Variety cites sources at JAM as taking a serious interest in its competitor CCE, while noting that a purchase depends on the stock price.
Scott Zeiger was recently named the new Chief Creative Officer of Clear Channel Entertainment and Chairman/CEO of Clear Channel Entertainment Productions, a newly formed division of Clear Channel Entertainment. The news comes one week after Clear Channel Communications, the radio and advertising behemoth which is also a heavy hitter in the world of legitimate theatre, announced that it would spin off 100 percent of its subsidiary company Clear Channel Entertainment.
JAM Theatricals is one of the producers of Broadway's Spamalot and Glengarry Glen Ross. It also produced the recent Broadway productions of Frankie and Johnny and The Retreat From Moscow. In Chicago, wrote Variety, JAM backs "Second City," while operating subscription series in more than 30 venues.
The newly created company Clear Channel Entertainment—whose umbrella encompasses theatrical entertainments, concerts, sporting contests and many other live events—is a separate, publicly traded company in which Clear Channel Communications will not hold any ownership. Its far flung interests will lie in North America, Europe, South America, Asia and Australia.
After some infrequent investments in Broadway shows in the late '90s, Clear Channel in 2000 bought SFX, the concert venue owner and promoter that had earlier swallowed the beleaguered Canadian producing and theatre-owning outfit Livent. Since then, it has had a hand in producing 42nd Street, Sweet Smell of Success, The Graduate, Thoroughly Modern Millie, Hairspray, Movin' Out, Wonderful Town, Fiddler on the Roof, Caroline, or Change, Dracula, La Cage aux Folles, Dirty Rotten Scoundrels, Spamalot, All Shook Up, Sweet Charity and Lennon. Clear Channel also owns a large number of theatres across the continent, including New York's Hilton Theatre (formerly the Ford Center for the Performing Arts); Chicago's Oriental, Shubert and Cadillac Palace theatres; Boston's Colonial and Wilbur Theatres; Toronto's Pantages Theater.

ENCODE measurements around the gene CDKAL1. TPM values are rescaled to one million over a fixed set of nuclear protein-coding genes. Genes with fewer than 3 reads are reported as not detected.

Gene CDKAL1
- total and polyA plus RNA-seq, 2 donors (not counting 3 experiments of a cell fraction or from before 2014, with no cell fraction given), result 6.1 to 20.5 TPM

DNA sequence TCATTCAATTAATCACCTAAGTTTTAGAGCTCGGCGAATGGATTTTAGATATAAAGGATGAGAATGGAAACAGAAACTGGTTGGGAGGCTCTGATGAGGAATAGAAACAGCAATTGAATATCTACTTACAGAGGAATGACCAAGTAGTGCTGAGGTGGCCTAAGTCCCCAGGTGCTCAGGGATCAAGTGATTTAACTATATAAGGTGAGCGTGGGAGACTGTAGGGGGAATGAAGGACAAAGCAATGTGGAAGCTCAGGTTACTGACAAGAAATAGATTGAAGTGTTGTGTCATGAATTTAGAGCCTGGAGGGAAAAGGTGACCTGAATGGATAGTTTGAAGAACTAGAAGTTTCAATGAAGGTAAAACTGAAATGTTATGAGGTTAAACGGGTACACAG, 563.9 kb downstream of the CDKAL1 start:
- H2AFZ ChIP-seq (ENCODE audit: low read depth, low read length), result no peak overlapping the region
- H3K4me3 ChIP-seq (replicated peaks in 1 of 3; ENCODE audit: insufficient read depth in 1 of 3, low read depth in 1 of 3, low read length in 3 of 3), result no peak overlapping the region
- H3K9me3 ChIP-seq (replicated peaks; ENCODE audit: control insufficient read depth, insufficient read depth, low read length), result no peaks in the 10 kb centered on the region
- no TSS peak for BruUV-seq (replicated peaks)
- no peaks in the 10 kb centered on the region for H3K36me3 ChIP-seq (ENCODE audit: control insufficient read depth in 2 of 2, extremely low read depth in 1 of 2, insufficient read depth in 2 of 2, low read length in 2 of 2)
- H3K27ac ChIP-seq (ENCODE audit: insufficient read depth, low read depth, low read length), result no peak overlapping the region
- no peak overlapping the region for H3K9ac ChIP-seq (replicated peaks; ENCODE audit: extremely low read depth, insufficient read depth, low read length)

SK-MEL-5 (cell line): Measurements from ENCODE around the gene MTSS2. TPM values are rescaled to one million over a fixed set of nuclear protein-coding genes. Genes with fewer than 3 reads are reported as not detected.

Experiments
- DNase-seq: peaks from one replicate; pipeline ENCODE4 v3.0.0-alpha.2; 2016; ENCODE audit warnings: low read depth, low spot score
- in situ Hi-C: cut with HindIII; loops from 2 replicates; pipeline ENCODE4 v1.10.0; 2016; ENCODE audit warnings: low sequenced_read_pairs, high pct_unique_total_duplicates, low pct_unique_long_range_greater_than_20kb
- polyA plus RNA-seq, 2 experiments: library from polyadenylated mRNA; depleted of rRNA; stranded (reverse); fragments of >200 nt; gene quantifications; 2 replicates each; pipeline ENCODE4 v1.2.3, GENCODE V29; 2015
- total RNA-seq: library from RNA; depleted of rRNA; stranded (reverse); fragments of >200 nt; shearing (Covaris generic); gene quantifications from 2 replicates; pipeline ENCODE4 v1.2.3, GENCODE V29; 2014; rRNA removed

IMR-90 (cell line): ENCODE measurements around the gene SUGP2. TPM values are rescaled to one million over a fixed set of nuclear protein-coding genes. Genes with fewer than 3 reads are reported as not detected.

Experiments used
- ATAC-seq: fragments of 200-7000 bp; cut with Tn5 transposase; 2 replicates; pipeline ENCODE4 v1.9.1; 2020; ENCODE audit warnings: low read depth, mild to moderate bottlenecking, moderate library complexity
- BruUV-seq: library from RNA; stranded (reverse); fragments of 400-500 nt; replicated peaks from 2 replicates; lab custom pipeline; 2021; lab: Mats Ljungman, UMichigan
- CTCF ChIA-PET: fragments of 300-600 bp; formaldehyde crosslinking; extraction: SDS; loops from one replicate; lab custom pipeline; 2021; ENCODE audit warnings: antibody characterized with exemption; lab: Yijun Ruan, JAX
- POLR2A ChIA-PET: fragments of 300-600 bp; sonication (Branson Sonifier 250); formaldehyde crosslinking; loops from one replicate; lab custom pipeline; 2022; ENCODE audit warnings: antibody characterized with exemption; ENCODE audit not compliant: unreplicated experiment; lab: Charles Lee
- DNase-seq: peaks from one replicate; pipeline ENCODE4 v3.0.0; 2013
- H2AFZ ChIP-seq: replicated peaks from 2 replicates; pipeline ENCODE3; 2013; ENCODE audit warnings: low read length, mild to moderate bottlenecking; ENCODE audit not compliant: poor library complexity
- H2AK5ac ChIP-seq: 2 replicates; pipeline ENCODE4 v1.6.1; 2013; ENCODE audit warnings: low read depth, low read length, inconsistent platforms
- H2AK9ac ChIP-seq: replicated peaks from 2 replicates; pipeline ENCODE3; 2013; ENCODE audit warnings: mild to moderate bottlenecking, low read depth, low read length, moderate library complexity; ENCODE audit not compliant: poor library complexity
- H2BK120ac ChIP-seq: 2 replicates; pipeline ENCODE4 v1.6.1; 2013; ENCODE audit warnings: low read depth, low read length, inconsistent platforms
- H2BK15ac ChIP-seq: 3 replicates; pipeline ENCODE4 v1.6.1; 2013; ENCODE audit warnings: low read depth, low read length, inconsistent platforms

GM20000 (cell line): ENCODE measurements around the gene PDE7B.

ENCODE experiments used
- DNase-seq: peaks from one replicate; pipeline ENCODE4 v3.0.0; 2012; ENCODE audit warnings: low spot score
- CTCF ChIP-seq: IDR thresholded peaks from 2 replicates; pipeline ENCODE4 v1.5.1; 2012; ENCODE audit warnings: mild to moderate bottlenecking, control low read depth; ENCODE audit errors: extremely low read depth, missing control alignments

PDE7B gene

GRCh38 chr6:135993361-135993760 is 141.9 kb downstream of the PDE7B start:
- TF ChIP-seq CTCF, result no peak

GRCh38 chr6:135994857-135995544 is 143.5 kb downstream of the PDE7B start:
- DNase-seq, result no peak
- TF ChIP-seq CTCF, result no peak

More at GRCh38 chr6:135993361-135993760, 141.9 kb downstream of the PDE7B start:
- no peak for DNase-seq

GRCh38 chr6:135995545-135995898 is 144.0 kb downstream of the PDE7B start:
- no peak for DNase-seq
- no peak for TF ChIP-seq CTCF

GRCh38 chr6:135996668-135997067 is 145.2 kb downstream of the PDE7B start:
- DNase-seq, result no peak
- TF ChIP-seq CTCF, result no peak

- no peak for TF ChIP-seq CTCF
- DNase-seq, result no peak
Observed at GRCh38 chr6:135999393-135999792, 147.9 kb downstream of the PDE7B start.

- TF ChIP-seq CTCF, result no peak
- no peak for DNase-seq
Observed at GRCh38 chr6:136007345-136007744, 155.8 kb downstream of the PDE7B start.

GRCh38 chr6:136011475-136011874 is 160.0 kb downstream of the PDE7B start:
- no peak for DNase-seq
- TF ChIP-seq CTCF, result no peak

Clear Channel was founded 30 years ago by Lowry Mays. He began with one radio station in San Antonio. The company went public in 1984, and, in 1996, after U.S. regulators loosened the rule regarding ownership of radio stations, it bought up many properties, becoming the dominant name in that field. Mays stepped down last May to undergo surgery.